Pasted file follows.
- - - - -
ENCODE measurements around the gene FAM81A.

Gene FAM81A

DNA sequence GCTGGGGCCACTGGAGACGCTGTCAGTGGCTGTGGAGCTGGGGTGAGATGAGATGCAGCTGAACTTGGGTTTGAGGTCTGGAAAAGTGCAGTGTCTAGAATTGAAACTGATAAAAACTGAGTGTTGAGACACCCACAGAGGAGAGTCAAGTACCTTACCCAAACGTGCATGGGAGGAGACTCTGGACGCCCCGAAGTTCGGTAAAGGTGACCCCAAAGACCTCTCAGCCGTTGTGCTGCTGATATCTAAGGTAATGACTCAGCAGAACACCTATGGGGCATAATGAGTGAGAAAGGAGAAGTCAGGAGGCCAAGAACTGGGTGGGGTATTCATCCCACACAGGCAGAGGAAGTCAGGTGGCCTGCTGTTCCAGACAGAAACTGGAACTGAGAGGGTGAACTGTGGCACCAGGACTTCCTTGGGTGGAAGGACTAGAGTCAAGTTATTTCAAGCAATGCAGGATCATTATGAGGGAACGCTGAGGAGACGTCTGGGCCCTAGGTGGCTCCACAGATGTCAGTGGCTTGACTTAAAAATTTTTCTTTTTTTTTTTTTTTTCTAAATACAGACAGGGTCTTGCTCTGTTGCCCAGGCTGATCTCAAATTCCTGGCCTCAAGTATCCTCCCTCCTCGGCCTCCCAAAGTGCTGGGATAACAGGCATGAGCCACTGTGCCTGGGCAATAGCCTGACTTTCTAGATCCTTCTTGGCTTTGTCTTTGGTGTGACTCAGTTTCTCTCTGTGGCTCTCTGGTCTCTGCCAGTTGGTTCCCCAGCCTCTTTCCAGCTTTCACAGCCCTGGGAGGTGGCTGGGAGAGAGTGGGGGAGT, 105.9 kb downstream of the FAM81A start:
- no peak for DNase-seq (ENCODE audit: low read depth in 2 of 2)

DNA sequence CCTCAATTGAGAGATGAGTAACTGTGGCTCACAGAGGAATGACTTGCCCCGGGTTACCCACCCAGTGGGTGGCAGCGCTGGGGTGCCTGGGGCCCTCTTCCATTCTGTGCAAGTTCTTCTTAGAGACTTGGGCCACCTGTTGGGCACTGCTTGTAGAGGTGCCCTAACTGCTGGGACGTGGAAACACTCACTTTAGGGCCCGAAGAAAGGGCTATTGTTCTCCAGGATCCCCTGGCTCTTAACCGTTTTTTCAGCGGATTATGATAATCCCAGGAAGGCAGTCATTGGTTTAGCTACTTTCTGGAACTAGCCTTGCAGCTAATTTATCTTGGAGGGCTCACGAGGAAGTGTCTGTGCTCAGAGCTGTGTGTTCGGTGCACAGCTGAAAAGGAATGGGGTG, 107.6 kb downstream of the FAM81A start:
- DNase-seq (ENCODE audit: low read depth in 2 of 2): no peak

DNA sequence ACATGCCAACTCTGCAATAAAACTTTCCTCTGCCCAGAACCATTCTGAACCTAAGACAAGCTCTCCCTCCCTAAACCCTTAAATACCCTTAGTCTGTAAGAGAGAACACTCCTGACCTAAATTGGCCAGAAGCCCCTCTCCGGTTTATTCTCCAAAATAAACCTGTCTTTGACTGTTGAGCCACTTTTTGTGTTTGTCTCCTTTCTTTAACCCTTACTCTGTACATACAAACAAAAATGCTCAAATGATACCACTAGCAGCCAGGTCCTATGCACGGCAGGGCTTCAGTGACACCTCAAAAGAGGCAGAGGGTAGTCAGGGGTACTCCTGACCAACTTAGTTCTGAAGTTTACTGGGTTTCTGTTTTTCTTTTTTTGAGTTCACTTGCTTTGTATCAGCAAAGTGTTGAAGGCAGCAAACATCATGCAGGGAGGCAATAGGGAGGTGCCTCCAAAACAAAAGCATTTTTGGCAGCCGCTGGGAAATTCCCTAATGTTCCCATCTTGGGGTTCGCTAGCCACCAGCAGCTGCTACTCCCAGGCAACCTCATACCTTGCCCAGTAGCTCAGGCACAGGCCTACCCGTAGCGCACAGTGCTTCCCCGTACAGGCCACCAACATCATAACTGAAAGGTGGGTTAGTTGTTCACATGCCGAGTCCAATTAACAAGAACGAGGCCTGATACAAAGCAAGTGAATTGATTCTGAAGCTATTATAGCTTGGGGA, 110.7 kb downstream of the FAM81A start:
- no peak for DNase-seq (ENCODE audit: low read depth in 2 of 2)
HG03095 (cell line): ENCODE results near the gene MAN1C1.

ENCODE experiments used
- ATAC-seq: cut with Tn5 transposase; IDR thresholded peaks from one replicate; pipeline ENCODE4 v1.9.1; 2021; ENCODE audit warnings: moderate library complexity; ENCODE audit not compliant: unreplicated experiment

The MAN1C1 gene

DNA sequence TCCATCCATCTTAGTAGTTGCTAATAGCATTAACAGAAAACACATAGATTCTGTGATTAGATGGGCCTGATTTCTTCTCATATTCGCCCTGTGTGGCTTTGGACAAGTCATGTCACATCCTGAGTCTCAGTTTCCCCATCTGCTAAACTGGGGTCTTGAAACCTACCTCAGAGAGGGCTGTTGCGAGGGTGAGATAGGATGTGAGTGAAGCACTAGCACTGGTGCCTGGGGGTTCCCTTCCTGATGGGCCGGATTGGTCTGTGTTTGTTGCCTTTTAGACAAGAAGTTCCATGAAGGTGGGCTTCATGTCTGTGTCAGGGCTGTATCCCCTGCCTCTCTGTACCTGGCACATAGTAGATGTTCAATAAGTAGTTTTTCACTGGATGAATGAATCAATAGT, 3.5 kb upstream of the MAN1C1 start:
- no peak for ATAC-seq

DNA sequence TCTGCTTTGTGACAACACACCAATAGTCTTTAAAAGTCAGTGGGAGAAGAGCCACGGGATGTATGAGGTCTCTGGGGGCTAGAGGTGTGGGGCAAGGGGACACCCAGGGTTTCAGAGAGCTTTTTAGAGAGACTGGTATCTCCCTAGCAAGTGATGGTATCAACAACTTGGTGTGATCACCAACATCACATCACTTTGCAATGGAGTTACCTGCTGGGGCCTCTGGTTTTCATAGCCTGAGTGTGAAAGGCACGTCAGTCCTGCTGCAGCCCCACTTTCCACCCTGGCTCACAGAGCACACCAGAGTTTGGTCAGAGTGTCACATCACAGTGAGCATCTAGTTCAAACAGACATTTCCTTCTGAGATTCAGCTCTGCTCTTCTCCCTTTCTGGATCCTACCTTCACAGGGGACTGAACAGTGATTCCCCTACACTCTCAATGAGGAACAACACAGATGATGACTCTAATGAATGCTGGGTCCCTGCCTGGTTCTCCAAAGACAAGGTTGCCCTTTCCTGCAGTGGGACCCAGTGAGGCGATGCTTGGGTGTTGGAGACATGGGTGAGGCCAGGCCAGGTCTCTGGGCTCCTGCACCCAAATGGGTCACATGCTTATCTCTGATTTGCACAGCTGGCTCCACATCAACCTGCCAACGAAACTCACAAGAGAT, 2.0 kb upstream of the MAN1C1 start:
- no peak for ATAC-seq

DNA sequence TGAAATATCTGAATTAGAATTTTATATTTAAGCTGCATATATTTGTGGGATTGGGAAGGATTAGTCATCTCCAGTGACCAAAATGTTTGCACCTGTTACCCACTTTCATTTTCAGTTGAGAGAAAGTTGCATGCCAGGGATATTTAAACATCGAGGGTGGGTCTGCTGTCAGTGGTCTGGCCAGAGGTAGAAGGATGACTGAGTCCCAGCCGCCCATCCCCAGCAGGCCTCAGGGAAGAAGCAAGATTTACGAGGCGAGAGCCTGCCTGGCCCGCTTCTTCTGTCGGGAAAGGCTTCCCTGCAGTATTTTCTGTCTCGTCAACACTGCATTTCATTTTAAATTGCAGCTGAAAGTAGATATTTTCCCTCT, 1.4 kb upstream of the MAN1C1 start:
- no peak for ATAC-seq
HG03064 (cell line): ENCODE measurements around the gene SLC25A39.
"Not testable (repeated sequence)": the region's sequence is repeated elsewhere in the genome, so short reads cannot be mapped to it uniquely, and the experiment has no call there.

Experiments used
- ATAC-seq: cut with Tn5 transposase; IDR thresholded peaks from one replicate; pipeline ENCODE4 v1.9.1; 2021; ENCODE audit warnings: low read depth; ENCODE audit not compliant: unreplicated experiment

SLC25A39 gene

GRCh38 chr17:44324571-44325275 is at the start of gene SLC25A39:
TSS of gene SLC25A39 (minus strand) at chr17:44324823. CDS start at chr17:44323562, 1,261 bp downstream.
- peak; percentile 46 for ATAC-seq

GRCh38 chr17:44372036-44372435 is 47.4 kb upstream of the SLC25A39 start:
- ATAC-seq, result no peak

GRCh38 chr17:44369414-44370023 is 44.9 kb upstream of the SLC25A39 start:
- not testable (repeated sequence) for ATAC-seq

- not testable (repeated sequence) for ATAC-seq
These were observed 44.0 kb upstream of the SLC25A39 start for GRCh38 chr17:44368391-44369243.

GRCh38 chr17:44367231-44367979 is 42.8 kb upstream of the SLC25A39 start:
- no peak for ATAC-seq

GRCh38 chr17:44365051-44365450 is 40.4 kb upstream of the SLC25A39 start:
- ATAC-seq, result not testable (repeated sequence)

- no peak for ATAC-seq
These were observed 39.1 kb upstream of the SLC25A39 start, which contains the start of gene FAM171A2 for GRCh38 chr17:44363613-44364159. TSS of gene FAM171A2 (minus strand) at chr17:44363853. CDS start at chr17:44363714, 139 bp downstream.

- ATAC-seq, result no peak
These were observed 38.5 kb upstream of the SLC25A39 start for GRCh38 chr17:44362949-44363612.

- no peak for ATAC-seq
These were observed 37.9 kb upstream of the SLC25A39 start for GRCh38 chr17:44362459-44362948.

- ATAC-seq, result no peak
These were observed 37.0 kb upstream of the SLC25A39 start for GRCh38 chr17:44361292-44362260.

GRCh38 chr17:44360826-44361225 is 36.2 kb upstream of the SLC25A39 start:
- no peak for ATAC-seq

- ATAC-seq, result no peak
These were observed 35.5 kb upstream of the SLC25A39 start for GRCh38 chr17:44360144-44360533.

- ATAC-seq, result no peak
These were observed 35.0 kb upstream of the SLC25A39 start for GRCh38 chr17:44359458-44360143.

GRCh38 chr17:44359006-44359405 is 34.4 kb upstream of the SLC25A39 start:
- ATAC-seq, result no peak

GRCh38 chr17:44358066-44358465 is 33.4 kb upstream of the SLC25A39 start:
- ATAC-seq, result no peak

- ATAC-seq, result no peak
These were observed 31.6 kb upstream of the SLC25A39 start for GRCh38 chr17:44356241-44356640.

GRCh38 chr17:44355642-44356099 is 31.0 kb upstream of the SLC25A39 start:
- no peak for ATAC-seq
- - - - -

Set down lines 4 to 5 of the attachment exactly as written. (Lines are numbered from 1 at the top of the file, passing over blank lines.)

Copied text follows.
- no peak for DNase-seq (ENCODE audit: low read depth in 2 of 2)

DNA sequence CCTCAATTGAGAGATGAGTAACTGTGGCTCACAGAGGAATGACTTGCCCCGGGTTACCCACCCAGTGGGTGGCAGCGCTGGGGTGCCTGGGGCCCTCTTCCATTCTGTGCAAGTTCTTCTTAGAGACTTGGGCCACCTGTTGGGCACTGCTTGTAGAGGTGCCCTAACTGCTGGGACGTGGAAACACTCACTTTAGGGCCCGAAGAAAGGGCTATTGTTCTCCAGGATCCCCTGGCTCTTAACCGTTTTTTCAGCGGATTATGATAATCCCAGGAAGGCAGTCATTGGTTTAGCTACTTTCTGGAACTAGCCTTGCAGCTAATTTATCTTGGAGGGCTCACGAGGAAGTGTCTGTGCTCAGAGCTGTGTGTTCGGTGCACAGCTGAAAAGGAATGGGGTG, 107.6 kb downstream of the FAM81A start: